The First Amendment
- Symbolic speech is protected in the First Amendment under an American's right to free speech. Because not all forms of communication are verbal, a person's right to communicate through actions is a valid and recognized right by law. It is important to remember that although the Supreme Court recognizes that symbolic speech is covered under the First Amendment, any and all forms can be subject to protection and all may not fall under the scope of the law.
Speaking With Actions
- Symbolic speech is a way of communicating with others through certain actions. Protests, wearing pins and armbands and participating in sit-ins are all considered symbolic speech. For the most part, a majority of symbolic speech occurs because of political beliefs and activities. By wearing a shirt or a button to support an issue, you are demonstrating your right to symbolic speech.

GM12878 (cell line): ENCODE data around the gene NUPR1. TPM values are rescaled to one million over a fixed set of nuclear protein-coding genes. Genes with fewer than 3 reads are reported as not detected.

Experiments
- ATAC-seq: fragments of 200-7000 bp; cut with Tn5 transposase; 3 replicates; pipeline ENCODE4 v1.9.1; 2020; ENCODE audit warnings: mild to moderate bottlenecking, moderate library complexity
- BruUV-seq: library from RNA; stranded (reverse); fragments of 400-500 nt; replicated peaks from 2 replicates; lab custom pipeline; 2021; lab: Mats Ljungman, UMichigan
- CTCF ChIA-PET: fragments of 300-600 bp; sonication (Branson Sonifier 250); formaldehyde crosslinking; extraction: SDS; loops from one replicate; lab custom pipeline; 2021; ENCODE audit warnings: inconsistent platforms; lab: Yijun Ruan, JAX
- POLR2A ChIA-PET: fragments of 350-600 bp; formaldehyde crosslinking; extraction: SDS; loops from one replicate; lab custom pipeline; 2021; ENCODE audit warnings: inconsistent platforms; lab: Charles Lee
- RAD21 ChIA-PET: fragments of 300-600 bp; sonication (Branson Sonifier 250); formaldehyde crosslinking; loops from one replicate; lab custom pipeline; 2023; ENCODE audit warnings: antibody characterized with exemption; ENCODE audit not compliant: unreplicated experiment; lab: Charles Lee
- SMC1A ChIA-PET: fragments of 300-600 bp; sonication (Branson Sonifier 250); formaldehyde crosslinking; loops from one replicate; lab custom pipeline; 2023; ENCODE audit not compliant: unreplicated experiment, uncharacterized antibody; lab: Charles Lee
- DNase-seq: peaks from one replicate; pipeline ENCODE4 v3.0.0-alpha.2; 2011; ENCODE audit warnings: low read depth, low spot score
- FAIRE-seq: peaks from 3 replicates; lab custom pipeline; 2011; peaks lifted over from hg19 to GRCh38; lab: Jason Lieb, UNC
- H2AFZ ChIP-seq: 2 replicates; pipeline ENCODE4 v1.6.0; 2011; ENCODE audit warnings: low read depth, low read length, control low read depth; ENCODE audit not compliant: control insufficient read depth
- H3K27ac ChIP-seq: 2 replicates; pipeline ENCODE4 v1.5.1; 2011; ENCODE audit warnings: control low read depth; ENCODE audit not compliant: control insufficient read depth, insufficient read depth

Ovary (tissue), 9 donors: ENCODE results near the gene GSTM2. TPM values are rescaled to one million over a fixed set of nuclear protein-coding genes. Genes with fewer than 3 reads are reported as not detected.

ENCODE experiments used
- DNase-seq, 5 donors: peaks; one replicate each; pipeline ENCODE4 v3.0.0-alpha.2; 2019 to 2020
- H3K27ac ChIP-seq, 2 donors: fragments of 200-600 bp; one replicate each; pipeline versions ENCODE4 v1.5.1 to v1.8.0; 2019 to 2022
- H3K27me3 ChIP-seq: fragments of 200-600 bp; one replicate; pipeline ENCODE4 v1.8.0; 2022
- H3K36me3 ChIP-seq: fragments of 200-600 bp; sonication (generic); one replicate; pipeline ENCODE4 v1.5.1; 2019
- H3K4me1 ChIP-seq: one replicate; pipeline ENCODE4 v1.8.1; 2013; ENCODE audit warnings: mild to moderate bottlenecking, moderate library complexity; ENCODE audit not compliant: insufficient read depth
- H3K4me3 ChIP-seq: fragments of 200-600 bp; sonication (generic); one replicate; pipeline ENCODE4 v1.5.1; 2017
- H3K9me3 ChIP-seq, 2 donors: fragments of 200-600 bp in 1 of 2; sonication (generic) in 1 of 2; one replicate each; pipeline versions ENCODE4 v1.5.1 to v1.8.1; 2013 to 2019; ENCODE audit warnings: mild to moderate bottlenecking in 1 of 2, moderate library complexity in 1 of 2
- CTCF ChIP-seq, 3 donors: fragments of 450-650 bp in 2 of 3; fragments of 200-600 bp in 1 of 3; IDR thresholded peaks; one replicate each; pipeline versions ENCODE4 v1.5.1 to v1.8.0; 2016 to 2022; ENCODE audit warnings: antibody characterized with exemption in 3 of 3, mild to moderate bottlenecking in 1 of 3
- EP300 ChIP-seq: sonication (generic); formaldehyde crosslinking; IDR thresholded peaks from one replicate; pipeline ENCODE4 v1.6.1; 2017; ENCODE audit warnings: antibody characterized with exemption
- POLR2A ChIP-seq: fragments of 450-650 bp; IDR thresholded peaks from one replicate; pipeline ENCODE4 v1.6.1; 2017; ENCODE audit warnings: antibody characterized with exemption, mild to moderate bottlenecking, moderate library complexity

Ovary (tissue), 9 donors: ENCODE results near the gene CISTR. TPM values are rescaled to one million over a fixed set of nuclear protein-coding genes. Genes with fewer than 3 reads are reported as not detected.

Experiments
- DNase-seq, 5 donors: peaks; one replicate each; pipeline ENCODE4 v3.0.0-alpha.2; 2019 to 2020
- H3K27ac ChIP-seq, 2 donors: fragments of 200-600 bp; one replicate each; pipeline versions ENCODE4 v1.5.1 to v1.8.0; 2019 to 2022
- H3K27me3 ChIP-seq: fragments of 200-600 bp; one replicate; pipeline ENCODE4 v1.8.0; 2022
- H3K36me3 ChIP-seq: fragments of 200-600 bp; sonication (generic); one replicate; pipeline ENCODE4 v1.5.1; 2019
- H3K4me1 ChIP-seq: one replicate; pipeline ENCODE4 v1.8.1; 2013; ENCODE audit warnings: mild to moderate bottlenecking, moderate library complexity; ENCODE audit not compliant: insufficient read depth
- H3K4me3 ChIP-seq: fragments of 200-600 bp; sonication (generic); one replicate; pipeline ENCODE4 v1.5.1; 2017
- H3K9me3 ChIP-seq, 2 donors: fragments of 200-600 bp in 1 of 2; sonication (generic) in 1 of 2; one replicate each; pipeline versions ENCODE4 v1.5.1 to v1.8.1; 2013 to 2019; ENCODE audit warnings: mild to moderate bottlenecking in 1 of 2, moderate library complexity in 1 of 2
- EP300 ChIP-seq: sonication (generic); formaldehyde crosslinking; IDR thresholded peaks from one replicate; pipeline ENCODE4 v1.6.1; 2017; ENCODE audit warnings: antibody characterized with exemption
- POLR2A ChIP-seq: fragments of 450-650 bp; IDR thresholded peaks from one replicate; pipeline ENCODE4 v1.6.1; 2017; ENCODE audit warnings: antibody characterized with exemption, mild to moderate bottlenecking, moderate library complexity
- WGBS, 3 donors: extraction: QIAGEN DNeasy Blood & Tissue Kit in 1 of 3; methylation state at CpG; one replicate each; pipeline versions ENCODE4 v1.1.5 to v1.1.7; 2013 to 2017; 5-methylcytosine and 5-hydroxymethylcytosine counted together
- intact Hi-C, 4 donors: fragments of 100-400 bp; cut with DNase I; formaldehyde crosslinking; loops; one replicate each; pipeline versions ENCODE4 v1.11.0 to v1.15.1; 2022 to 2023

Crossing the Line
- Sometimes symbolic speech is questioned because it crosses the fine line drawn in the sand. While supported by the Constitution, there are times when it is unlawful. The act of burning the American flag, which some may consider a simple action, is illegal and not a valid form of symbolic speech. This was decided in 1989 under the federal Flag Protection Act which made burning the flag illegal after two highly publicized Supreme Court cases involving flag burning spurred public opinion.
Everyday Symbolic Speech
- Not all symbolic speech has to do with politics and the law. In fact, wearing bracelets to support cancer foundations or t-shirts to raise awareness for certain diseases is considered symbolic speech. Any time you are communicating with another human without words, you are exercising your right to symbolic speech.